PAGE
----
The interior designers worked diligently to give the interior a retro look to match the exterior. With a six-inch longer wheelbase, the new Mustang offered more head and shoulder room. The twin-pod instrument cluster makes you feel as if you were sitting behind the wheel of a 1967 Mustang, only with much nicer appointments. As an industry-first, the customer could choose from 125 colors for background lighting of the cluster. An aluminum trim panel spanned the width of the instrument panel. Seat covers were available in either vinyl or leather and control locations and seating comfort were much improved over the previous year.
Two engines were available for 2005. Non-GT cars were given a totally new 4.0-liter single overhead cam (SOHC) V6 engine, which replaced the 3.8-liter pushrod engine. Horsepower and torque were improved over 2004 with the new V6 Mustang providing the same performance as many V8 powered cars. When a GT was ordered, the three-valve 4.6-liter all aluminum V8 gave incredible performance. With 300 hp and 315 lb-ft of torque on tap, the Mustang GT accelerated nearly as fast as the Corvette. Ford managed to give exhilarating performance to the car, yet it sipped only 87 octane fuel. Both the base Mustang and GT were available with either a five-speed manual or five-speed automatic transmission.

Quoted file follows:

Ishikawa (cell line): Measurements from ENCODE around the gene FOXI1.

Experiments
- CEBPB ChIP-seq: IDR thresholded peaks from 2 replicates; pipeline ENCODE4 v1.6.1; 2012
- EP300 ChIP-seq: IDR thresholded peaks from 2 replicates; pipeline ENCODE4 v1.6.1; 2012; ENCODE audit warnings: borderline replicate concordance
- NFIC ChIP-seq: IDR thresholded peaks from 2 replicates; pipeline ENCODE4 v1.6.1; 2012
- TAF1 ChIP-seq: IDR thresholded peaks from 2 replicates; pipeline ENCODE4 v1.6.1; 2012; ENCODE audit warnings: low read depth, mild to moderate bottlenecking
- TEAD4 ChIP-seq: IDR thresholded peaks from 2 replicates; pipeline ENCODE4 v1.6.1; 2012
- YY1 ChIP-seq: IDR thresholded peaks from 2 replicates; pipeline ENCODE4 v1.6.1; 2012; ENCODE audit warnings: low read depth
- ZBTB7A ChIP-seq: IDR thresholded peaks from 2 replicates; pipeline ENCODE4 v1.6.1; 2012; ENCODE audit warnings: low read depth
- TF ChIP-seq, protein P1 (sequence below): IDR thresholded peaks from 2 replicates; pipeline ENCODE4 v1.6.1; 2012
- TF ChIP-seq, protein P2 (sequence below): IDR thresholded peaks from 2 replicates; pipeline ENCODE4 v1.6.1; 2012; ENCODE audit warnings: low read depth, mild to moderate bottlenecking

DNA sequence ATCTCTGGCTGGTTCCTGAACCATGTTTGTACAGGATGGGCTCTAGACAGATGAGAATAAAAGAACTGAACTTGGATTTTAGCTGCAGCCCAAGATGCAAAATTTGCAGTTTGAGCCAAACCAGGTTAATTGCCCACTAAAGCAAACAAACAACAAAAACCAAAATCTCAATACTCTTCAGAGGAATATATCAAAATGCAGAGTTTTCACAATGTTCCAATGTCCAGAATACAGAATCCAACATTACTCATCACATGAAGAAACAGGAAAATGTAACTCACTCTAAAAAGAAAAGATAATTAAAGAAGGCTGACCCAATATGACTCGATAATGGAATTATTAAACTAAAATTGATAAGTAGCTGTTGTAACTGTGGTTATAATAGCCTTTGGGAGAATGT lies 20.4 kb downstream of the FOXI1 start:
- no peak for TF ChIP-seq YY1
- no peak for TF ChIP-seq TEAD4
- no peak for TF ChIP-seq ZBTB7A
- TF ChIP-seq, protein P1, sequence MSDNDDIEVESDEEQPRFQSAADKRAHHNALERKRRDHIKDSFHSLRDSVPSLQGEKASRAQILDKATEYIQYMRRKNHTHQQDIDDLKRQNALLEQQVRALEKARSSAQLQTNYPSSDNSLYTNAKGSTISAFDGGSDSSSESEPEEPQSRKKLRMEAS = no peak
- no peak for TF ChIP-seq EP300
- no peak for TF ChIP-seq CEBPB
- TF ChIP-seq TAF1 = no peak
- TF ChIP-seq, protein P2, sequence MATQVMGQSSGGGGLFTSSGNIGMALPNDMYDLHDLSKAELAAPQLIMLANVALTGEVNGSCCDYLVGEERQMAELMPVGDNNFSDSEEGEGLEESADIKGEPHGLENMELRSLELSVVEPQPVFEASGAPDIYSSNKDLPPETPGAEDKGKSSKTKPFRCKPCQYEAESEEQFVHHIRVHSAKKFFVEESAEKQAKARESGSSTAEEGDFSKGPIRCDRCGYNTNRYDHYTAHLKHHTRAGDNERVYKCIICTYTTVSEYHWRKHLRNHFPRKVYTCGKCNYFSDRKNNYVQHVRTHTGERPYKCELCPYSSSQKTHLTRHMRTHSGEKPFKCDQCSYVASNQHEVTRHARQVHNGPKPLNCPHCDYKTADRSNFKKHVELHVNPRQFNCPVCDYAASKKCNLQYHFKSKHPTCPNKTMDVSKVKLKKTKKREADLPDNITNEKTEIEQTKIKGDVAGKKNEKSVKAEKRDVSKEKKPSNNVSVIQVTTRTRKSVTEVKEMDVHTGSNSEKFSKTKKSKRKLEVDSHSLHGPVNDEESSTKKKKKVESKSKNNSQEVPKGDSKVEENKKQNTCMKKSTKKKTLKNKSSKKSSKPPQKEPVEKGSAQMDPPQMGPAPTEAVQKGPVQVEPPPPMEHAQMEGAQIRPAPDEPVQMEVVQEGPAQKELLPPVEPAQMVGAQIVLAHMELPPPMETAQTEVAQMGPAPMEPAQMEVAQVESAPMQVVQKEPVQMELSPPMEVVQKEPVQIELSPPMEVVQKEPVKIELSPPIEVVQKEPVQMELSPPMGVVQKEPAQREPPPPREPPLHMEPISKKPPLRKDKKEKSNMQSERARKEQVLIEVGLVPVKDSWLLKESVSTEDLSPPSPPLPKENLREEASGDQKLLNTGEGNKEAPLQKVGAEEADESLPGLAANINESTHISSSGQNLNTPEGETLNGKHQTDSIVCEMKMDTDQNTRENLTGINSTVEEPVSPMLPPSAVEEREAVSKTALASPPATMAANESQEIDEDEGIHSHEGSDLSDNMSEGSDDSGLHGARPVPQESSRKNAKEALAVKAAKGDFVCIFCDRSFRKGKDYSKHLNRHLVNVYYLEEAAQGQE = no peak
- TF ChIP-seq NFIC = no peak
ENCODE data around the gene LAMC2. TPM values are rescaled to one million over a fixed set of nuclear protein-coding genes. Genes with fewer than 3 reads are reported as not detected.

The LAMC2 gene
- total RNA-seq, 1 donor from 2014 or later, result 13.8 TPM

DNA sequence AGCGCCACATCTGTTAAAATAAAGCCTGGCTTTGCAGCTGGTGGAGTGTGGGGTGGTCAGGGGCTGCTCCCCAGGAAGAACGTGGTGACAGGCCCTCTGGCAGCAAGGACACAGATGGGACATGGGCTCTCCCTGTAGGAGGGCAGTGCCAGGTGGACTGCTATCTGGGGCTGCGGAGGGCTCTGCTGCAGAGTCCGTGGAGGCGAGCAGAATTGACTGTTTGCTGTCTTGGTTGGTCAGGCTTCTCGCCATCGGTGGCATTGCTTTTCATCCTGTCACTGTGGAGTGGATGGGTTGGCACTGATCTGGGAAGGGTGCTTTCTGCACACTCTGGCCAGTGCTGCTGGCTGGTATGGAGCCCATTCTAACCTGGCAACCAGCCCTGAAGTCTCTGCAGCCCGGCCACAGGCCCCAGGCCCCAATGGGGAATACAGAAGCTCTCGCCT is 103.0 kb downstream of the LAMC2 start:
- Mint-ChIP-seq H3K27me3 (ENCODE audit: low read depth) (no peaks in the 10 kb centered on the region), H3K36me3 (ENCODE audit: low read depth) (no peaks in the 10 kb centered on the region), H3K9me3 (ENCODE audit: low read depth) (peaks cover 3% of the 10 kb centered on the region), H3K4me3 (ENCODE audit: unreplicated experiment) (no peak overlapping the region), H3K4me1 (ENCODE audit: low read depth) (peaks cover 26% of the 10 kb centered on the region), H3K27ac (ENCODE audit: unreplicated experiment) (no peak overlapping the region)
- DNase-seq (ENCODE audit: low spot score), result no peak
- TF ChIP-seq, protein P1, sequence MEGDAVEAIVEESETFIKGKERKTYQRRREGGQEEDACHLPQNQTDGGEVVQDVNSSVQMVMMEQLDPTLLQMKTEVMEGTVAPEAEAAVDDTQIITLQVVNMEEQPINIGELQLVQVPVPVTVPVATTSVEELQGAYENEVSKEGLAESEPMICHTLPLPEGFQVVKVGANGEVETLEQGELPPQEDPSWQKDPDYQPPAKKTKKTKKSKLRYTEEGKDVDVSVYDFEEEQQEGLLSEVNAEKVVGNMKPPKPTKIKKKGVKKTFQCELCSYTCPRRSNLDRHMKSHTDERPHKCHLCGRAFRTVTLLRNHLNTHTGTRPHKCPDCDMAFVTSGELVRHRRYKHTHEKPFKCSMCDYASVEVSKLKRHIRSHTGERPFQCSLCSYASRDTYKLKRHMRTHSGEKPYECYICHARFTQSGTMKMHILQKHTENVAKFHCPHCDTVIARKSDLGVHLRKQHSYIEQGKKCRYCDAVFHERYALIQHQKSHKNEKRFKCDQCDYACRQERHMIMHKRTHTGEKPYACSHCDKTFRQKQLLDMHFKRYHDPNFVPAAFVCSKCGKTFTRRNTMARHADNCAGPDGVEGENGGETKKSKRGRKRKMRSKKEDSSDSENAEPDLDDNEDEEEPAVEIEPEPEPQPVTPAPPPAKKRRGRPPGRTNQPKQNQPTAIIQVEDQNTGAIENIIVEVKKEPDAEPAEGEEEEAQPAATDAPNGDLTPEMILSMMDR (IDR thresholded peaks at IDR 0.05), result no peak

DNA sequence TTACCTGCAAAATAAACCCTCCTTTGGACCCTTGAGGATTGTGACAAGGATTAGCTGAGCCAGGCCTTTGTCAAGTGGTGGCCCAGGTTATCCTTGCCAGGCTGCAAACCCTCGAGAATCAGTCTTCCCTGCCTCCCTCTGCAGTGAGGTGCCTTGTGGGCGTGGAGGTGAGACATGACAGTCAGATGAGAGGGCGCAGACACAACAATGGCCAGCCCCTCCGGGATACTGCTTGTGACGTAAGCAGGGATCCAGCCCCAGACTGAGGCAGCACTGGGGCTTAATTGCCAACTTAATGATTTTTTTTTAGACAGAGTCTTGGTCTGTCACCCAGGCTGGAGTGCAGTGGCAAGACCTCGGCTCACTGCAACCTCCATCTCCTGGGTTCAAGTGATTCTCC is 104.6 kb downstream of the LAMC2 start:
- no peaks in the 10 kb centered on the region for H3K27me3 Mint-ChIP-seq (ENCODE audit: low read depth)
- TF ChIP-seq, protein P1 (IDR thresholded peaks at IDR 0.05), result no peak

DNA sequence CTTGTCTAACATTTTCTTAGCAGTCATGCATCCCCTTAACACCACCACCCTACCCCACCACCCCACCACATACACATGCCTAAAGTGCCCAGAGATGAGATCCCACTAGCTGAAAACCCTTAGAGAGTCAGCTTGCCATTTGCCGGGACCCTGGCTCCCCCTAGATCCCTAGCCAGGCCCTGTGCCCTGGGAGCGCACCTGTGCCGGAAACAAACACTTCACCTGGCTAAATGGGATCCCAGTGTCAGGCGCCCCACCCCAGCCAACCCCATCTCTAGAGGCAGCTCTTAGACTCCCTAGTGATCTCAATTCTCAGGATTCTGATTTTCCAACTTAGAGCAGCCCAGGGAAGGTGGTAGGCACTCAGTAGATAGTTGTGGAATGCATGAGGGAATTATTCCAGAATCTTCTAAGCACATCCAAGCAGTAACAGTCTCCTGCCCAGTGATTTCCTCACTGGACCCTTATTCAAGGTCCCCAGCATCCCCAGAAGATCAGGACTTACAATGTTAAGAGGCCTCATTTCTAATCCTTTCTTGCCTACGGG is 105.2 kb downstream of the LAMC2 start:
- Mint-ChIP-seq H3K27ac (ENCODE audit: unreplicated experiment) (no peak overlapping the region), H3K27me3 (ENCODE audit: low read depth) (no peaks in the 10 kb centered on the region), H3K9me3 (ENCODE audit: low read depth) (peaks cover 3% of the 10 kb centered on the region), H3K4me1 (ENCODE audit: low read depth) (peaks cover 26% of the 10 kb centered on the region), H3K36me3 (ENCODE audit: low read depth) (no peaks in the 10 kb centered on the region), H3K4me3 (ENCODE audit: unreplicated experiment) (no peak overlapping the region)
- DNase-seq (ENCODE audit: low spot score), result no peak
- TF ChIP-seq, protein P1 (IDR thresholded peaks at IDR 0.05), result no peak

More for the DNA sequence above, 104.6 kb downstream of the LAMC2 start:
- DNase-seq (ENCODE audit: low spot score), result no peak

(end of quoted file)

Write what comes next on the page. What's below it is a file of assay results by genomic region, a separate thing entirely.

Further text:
By the end of the model year, over 160,000 Mustangs were sold including more than 42,000 convertibles. Of total production, nearly 62 percent were ordered with the V6 engine. Ford realized they had another hit on their hands.
The owner of our V6 convertible feature car has upgraded the engine with a K&N Cold Air kit, added a Magnaflow exhaust, and made many cosmetic touches to both the exterior and interior. This Mustang is a perfect example of the many aftermarket additions available for personalization – an option that most 2005-up owners exercise.
Fuel For Thought
First year for new body style
Most retro looking mustang ever to be produced
All-aluminum V8 engine produces 300 hp from 280 cubic inches